Airline stocks were among the few industries that lagged last year’s broader market rally. The broader US stock market had a remarkable run last year. All three of the major indexes registered double-digit gains. The Dow Jones, the S&P 500, and the tech-laden Nasdaq Composite indexes rose 22%, 29%, and 35%, respectively, in 2019.
However, several issues kept investors cautious about airlines’ near-term growth prospects. As a result, most US airline stocks underperformed the benchmark indexes in 2019. The best airline stock performer in 2018, Spirit Airlines (SAVE) ended 2019 as one of the worst performers. The company’s shares fell 30% in 2019 compared to a gain of 29% in 2018.
American Airlines (AAL) stock, the fourth-largest US carrier by market capitalization, lost 11% in 2019. The top three US carriers recorded gains in their respective share prices. However, the gains were less than the benchmark indexes. Delta Air Lines (DAL), Southwest Airlines (LUV), and United Airlines stocks rose 17%, 16%, and 5%, respectively.
The US Global Jets ETF gained 13% last year. Notably, the ETF invests in companies engaged in aircraft manufacturing, passenger airlines, and airport and terminal services.
Why did airline stocks underperform?
We don’t think that company-specific problems hurt airlines’ stock price last year. Instead, multiple macroeconomic factors made investors very cautious about the industry’s growth prospects.
Airlines faced multiple business disruptions during the first quarter of 2019 due to the partial government shutdown and unfavorable weather conditions. Also, the intensified US-China trade war and concerns about a global economic slowdown made investors cautious about airlines’ growth prospects. Airline stocks were hit hard in mid-September following attacks on a Saudi Arabian oil refinery, which triggered global geopolitical tensions.
While the factors mentioned above don’t impact airlines directly, they could hurt passenger traffic in the long run. Strained trade relations and geopolitical tensions could trigger a slowdown in the global economy. An economic slowdown situation has a negative impact on the job market, which causes people to postpone or cancel their vacations.
Boeing MAX grounding raised investors’ concerns
Investors were also skeptical about a few airlines’ growth prospects due to their exposure to Boeing’s (BA) 737 MAX aircraft. Notably, Boeing 737 MAX jets have faced a global flying ban since mid-March following two fatal accidents within five months.
Together, Southwest Airlines, American Airlines, and United Airlines own 72 Boeing 737 MAX airplanes. The airlines have suffered thousands of flight cancellations every month since the MAX grounding started in mid-March. Until the end of the third quarter, Southwest and American lost over $700 million in revenues due to the MAX crisis. The two companies expect to lose a cumulative $1 billion in fiscal 2019 revenues.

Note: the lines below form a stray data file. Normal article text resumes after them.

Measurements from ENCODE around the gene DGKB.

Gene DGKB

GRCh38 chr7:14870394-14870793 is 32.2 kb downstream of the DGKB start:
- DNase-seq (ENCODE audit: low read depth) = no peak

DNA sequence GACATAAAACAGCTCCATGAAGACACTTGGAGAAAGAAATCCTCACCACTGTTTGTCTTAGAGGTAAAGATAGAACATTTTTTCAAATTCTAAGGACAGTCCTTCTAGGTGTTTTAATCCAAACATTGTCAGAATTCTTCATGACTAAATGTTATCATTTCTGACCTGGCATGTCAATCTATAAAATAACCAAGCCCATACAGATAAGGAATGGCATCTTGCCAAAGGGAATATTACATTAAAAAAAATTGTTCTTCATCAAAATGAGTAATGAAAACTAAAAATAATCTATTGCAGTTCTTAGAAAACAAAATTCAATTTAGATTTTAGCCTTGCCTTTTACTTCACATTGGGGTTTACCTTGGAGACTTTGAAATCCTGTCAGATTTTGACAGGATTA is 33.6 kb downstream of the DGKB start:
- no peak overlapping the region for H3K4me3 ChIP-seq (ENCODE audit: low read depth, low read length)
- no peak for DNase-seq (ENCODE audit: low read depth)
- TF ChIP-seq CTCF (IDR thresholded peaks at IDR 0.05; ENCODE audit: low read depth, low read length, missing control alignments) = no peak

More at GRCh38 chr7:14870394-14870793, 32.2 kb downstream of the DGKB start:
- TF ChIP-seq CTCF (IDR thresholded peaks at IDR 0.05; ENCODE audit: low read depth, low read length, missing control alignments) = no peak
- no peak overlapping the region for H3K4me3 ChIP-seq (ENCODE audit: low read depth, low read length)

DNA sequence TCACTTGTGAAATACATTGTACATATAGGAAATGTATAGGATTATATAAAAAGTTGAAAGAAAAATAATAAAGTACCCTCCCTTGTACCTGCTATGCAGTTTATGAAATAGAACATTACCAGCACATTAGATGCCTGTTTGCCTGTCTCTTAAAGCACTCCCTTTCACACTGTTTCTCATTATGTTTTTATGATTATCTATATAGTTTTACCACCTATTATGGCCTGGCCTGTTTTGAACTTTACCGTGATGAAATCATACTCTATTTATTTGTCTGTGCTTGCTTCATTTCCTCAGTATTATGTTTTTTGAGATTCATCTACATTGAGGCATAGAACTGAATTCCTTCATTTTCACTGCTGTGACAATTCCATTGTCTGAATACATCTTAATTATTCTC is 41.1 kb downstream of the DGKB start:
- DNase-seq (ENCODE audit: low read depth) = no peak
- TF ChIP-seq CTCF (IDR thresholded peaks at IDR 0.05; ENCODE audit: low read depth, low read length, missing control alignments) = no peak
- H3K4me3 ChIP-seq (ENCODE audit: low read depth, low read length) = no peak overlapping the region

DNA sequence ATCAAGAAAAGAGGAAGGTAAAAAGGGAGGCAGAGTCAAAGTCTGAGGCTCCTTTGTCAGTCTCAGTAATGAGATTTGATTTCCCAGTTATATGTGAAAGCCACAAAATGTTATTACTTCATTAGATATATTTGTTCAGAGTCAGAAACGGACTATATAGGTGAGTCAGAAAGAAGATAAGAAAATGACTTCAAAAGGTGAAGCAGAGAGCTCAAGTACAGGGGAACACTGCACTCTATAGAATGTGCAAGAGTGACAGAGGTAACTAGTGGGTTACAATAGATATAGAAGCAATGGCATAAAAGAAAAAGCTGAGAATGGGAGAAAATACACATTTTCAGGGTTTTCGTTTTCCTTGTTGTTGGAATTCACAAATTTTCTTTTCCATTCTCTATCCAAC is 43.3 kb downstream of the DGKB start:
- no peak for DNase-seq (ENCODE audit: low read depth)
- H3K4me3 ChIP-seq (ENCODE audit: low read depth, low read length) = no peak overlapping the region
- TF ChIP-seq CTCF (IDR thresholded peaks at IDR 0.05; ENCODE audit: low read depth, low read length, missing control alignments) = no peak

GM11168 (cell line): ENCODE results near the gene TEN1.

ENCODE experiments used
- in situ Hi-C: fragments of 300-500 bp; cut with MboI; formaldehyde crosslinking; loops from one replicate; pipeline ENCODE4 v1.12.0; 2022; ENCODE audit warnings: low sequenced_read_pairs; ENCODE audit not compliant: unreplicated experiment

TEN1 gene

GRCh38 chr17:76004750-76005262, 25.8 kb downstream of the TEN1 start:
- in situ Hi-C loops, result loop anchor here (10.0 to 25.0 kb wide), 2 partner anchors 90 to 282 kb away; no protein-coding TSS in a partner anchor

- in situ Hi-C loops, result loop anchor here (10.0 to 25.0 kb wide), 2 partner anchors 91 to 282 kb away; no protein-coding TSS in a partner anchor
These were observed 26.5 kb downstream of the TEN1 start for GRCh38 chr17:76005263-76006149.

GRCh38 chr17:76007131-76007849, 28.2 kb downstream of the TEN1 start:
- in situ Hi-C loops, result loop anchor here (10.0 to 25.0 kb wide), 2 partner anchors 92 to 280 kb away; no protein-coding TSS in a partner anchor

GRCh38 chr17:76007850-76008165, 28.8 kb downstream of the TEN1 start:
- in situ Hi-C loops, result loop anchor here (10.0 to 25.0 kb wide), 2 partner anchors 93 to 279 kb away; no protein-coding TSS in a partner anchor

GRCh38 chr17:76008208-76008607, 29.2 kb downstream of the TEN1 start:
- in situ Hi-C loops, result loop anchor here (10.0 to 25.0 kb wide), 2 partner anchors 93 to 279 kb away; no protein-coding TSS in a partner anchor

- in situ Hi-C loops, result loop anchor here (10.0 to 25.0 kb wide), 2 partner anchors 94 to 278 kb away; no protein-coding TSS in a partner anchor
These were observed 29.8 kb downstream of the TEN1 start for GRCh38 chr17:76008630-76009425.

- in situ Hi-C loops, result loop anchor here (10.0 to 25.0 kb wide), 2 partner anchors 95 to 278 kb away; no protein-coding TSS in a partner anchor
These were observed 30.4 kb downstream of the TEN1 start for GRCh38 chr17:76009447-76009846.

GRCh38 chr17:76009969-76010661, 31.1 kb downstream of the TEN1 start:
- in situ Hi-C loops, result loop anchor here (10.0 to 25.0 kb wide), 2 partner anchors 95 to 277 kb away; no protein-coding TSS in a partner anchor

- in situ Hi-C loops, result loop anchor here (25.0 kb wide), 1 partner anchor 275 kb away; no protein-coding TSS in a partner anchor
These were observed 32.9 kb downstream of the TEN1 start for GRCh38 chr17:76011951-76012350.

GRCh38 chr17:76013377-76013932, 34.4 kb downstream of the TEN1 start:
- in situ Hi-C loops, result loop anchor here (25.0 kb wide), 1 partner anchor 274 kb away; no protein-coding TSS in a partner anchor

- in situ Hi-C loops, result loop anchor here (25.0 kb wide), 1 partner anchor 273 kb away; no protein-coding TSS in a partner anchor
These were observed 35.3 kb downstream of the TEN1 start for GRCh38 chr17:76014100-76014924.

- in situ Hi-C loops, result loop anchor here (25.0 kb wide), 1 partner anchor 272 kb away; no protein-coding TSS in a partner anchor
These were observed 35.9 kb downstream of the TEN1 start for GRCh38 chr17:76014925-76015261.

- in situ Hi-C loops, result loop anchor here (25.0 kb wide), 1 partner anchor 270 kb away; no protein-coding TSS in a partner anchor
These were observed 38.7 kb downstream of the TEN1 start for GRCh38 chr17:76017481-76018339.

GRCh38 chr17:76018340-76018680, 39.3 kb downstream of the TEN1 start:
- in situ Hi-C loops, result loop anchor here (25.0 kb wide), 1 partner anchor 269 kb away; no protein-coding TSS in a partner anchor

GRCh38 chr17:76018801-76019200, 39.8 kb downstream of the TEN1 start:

United Airlines hasn’t disclosed the financial impact of the MAX grounding. Earlier, the company said that it managed to fill some vacant MAX fleets with older planes. However, using bigger and less fuel-efficient jets leads to higher operating expenses. In the third quarter of 2019, United Airlines reported a 5% year-over-year increase in its ex-fuel operating costs.
There’s still uncertainty about when Boeing MAX planes will return. Southwest, American, and United have extended the MAX cancellation period. Southwest and American have extended the cancellations until April 13 and April 6, respectively. United Airlines has removed all its MAX fleets from the flying schedule until June 6.
Analysts’ ratings and target prices
Wall Street analysts are bullish about most US airline stocks. Among the top four US carriers, they have provided a consensus “buy” rating on United, Delta, and American. The Reuters-polled analysts have a consensus “hold” recommendation on Southwest Airlines.
Analysts are impressed with the airlines’ consistently strong quarterly performances in a challenging environment. Despite trade war and slowdown concerns, Delta Air Lines reported robust top-line and bottom-line growth during the first three quarters of 2019.
Southwest, American, and United have managed to improve their operating margins despite massive flight cancellations due to the MAX grounding. In the third quarter, Southwest, American, and United’s pre-tax margin expanded by 40 basis points, 80 basis points, and 250 basis points, respectively.
Among the 20 analysts covering United Airlines stock, 15 recommend a “buy” or equivalent rating, while five recommend a “hold.” The average target price of $111.35 reflects an upside potential of 24% in the near term.
Delta Air Lines has a “buy” or equivalent rating from 13 of the 20 analysts, while seven recommend a “hold.” Analysts’ average target price of $66.58 signifies a return of 15% in the near term.
Among the 20 analysts covering American Airlines stock, 11 recommend a “buy,” six recommend a “hold,” and three recommend a “sell.” The average target price depicts an upside of 30% from Thursday’s closing price of $29.09.
Six of the 20 analysts covering Southwest Airlines stock have provided a bullish rating. The stock has a “hold” recommendation from 12 analysts, while two analysts have a bearish view. Analysts’ average target price of $59.94 reflects an upside potential of 9.7% in the near term.